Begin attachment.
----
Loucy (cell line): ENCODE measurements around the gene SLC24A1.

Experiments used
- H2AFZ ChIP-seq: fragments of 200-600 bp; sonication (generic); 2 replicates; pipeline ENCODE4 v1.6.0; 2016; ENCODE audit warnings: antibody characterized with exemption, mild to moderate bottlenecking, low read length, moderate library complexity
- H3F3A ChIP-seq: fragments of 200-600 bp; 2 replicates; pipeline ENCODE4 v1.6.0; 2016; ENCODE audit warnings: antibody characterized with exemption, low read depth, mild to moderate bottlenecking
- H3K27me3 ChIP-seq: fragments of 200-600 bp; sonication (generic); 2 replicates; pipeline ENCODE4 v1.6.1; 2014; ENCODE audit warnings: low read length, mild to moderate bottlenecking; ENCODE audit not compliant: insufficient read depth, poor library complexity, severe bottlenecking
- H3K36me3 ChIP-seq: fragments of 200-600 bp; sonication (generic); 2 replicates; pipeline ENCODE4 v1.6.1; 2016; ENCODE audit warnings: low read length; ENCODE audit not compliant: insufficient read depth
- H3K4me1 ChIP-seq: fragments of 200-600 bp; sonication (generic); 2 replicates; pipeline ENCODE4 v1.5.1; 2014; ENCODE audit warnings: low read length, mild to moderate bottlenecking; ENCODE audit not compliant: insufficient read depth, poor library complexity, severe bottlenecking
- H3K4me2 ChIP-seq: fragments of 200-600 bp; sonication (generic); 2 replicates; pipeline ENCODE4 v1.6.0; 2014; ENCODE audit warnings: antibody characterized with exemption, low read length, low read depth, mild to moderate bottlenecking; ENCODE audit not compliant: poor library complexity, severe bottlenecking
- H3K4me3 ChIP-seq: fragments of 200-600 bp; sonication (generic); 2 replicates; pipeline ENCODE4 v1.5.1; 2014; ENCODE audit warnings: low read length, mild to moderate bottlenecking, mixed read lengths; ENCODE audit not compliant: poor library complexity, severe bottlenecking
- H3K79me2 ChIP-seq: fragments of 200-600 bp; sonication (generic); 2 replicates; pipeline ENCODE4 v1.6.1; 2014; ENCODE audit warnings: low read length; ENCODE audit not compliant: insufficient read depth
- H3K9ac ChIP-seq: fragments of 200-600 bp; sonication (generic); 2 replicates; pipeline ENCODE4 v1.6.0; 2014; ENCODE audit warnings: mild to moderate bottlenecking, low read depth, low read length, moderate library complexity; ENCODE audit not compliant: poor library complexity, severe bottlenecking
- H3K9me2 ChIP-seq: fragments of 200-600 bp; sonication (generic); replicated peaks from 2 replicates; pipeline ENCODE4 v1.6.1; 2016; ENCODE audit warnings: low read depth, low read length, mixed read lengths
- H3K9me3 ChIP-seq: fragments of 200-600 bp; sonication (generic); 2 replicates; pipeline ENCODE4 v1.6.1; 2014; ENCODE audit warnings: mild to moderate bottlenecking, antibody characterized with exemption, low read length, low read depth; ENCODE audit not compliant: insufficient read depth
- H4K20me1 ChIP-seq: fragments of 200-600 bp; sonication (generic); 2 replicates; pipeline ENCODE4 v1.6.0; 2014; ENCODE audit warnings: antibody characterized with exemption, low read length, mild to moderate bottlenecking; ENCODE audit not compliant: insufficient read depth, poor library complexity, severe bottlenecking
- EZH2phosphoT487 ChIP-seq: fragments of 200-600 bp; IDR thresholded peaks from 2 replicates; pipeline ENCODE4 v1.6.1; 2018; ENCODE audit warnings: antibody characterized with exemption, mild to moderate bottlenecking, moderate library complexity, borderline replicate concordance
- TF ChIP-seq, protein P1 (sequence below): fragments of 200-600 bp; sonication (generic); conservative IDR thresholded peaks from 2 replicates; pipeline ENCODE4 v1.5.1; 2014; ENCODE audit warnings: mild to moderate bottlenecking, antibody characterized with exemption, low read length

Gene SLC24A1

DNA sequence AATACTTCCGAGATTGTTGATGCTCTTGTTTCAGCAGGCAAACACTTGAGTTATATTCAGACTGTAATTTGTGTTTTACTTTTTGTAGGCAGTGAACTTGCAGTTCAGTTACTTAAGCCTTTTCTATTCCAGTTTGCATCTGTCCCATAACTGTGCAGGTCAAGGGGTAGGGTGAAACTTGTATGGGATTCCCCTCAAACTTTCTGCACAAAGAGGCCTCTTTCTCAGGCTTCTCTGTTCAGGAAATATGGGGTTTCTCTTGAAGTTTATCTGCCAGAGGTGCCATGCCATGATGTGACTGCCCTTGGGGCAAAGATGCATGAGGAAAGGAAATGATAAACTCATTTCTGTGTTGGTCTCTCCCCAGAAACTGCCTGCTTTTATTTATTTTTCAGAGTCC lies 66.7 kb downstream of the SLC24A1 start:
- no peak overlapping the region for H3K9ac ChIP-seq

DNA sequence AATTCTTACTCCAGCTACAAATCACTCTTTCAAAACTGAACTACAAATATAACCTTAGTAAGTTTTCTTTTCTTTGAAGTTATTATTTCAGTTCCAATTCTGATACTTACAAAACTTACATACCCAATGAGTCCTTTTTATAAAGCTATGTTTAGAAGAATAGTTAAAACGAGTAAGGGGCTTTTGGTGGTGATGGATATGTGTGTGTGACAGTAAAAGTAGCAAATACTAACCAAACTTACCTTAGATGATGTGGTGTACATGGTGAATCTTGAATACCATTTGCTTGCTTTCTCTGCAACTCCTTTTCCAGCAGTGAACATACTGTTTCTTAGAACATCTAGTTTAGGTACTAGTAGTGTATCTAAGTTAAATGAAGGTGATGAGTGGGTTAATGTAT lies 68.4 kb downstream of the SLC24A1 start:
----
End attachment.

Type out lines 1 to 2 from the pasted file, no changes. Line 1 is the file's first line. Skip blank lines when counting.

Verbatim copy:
Loucy (cell line): ENCODE measurements around the gene SLC24A1.

Experiments used